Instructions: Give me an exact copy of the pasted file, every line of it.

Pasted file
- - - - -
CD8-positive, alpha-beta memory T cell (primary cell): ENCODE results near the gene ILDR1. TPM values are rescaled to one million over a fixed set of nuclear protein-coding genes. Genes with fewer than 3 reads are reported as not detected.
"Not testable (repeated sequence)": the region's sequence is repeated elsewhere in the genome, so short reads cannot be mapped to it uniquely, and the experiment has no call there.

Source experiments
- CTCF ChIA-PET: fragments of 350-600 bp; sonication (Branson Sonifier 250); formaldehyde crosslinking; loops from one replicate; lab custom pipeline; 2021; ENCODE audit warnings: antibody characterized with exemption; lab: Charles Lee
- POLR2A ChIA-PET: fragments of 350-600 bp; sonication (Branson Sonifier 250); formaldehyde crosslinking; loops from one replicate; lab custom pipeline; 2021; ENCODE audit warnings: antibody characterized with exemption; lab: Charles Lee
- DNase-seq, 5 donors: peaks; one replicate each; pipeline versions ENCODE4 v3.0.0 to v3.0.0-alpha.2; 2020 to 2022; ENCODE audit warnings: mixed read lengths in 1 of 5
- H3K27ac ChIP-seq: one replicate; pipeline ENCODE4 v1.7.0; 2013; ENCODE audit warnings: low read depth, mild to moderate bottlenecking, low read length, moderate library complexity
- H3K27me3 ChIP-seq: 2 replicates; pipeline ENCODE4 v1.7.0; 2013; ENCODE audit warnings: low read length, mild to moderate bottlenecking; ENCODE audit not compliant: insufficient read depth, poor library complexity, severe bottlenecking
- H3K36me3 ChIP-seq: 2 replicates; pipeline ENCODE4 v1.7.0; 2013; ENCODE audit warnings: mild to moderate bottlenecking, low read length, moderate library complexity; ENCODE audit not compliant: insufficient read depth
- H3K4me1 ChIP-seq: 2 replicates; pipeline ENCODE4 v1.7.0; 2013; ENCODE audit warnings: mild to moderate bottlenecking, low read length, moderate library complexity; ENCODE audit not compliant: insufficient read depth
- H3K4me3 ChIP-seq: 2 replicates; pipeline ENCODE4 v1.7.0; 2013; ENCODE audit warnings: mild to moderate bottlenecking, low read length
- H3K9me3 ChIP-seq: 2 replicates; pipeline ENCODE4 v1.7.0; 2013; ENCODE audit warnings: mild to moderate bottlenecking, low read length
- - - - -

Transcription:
CD8-positive, alpha-beta memory T cell (primary cell): ENCODE results near the gene ILDR1. TPM values are rescaled to one million over a fixed set of nuclear protein-coding genes. Genes with fewer than 3 reads are reported as not detected.
"Not testable (repeated sequence)": the region's sequence is repeated elsewhere in the genome, so short reads cannot be mapped to it uniquely, and the experiment has no call there.

Source experiments
- CTCF ChIA-PET: fragments of 350-600 bp; sonication (Branson Sonifier 250); formaldehyde crosslinking; loops from one replicate; lab custom pipeline; 2021; ENCODE audit warnings: antibody characterized with exemption; lab: Charles Lee
- POLR2A ChIA-PET: fragments of 350-600 bp; sonication (Branson Sonifier 250); formaldehyde crosslinking; loops from one replicate; lab custom pipeline; 2021; ENCODE audit warnings: antibody characterized with exemption; lab: Charles Lee
- DNase-seq, 5 donors: peaks; one replicate each; pipeline versions ENCODE4 v3.0.0 to v3.0.0-alpha.2; 2020 to 2022; ENCODE audit warnings: mixed read lengths in 1 of 5
- H3K27ac ChIP-seq: one replicate; pipeline ENCODE4 v1.7.0; 2013; ENCODE audit warnings: low read depth, mild to moderate bottlenecking, low read length, moderate library complexity
- H3K27me3 ChIP-seq: 2 replicates; pipeline ENCODE4 v1.7.0; 2013; ENCODE audit warnings: low read length, mild to moderate bottlenecking; ENCODE audit not compliant: insufficient read depth, poor library complexity, severe bottlenecking
- H3K36me3 ChIP-seq: 2 replicates; pipeline ENCODE4 v1.7.0; 2013; ENCODE audit warnings: mild to moderate bottlenecking, low read length, moderate library complexity; ENCODE audit not compliant: insufficient read depth
- H3K4me1 ChIP-seq: 2 replicates; pipeline ENCODE4 v1.7.0; 2013; ENCODE audit warnings: mild to moderate bottlenecking, low read length, moderate library complexity; ENCODE audit not compliant: insufficient read depth
- H3K4me3 ChIP-seq: 2 replicates; pipeline ENCODE4 v1.7.0; 2013; ENCODE audit warnings: mild to moderate bottlenecking, low read length
- H3K9me3 ChIP-seq: 2 replicates; pipeline ENCODE4 v1.7.0; 2013; ENCODE audit warnings: mild to moderate bottlenecking, low read length